Nobody likes being lied to on principle, but as it turns out, your brain is pretty OK with it, so long as those lies get repeated a bunch of times. Research from Vanderbilt University indicates that you're more likely to accept statements as being true if those statements are frequently repeated, even if you're aware of facts that contradict those statements.
Why would our brains put a "truth" label on repeated lies?
Researchers think that figuring out whether something is true or false requires your brain to take a "second, resource-demanding step," the Vanderbilt report says. The brain doesn't like to use energy unnecessarily, so it essentially takes the path of least resistance and uses how often the fact has been repeated as an indicator of the statement's reliability.
Putting the study to work
The brain's tendency to lean on repetition as a truth-o-meter doesn't necessarily mean you're doomed to believe every repeated lie you hear. The Vanderbilt University study found that people still believe true statements more than widely repeated false ones. But the findings have some practical applications. For example:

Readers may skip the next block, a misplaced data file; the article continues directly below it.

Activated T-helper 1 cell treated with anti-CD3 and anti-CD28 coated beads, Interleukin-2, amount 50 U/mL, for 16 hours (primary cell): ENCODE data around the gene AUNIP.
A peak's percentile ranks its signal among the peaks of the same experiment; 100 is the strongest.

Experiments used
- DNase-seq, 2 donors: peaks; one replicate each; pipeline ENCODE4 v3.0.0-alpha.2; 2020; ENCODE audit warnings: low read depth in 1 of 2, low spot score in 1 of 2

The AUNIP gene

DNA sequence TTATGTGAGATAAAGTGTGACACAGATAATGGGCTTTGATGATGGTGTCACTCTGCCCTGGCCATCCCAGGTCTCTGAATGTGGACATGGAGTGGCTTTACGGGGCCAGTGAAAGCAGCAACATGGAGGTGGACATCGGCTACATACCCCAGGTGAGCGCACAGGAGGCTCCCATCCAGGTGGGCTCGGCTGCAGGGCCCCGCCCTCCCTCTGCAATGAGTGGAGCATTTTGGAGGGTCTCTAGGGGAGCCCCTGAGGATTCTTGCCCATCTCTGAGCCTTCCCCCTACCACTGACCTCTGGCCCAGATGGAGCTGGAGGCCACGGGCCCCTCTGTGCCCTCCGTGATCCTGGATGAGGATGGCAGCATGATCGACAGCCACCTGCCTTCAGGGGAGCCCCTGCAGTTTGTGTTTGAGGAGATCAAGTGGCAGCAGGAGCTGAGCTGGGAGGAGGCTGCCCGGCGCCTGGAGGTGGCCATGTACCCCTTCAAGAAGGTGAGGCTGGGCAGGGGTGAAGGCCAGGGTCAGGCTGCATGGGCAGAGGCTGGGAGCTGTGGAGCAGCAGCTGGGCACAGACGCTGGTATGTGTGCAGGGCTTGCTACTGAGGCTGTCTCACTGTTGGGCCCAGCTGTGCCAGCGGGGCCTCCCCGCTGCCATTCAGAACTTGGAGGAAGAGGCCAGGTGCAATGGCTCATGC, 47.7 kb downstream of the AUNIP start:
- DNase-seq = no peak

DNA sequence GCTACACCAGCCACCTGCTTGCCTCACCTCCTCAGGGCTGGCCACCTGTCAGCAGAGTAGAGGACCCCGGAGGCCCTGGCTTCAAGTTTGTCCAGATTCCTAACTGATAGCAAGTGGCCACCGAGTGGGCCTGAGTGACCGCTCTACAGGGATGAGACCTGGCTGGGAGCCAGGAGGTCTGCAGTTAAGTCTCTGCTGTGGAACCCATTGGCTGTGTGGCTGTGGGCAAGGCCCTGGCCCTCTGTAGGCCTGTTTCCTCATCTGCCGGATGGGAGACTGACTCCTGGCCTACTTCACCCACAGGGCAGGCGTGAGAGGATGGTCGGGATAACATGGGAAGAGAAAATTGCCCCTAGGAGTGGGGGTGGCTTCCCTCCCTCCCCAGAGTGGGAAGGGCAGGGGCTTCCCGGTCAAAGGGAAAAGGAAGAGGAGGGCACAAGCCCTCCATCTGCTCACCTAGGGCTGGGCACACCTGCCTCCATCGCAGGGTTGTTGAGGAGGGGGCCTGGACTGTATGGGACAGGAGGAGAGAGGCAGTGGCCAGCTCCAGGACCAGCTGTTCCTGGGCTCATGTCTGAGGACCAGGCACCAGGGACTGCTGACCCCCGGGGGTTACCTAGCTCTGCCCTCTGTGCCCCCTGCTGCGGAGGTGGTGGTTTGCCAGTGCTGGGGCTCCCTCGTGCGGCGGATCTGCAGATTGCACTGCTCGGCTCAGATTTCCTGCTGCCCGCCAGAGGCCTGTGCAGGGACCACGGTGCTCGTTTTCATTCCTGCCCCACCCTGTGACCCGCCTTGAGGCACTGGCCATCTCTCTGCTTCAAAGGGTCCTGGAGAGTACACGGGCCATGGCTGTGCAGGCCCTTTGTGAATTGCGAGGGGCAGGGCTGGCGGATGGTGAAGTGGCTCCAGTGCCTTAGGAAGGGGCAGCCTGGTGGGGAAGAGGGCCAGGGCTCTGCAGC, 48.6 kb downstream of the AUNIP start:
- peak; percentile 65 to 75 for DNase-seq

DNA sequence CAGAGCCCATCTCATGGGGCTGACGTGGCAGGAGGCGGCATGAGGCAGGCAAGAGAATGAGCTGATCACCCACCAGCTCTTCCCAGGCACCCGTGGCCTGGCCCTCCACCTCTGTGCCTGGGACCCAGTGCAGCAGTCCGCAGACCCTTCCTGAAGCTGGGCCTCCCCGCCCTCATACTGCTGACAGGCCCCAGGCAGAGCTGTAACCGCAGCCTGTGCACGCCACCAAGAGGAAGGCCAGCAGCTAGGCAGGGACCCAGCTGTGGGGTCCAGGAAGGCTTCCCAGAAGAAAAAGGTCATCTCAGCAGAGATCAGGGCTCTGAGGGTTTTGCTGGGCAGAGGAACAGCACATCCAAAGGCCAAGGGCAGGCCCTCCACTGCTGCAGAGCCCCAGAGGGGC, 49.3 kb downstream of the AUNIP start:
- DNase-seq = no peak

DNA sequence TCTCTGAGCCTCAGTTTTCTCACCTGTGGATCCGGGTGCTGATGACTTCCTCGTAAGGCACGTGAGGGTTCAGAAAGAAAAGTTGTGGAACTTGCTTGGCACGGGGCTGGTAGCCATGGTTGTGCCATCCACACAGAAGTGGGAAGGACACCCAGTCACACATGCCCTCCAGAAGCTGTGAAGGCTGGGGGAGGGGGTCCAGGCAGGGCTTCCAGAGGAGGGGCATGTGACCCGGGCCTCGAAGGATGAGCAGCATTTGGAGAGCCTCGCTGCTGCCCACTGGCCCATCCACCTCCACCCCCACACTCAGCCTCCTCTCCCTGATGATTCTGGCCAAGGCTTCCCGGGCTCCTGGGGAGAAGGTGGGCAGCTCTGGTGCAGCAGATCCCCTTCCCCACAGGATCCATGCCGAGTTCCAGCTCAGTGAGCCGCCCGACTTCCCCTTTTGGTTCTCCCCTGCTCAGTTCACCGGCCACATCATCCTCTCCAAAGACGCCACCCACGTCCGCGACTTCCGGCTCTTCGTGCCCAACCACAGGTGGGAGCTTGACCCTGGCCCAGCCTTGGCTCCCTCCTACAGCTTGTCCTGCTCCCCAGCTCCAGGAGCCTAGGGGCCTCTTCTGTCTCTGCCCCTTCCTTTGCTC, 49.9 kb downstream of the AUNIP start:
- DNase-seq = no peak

- If you want to up the odds your workers or team members believe something you're saying, don't just hit them with it a time or two. Say it loud and proud a bunch of times. That might require some preplanning on your part, so leave yourself time to repeat the message.
- If you start to hear workers reiterating similar untrue sentiments over and over, step in and make some clarifications so more of your work force doesn't snowball toward believing the bad information.
- During market or other research, don't assume that something is true just because you're finding it within many sources. Look at the history and reputation of those sources and carefully review methodology to decide whether the statements are just buzz or have serious credibility.
In or out of the office, remember: The truth will always be the truth. Lying about reality doesn't change reality itself. No matter the perception, you don't need to carry an ounce of guilt if you're honestly right.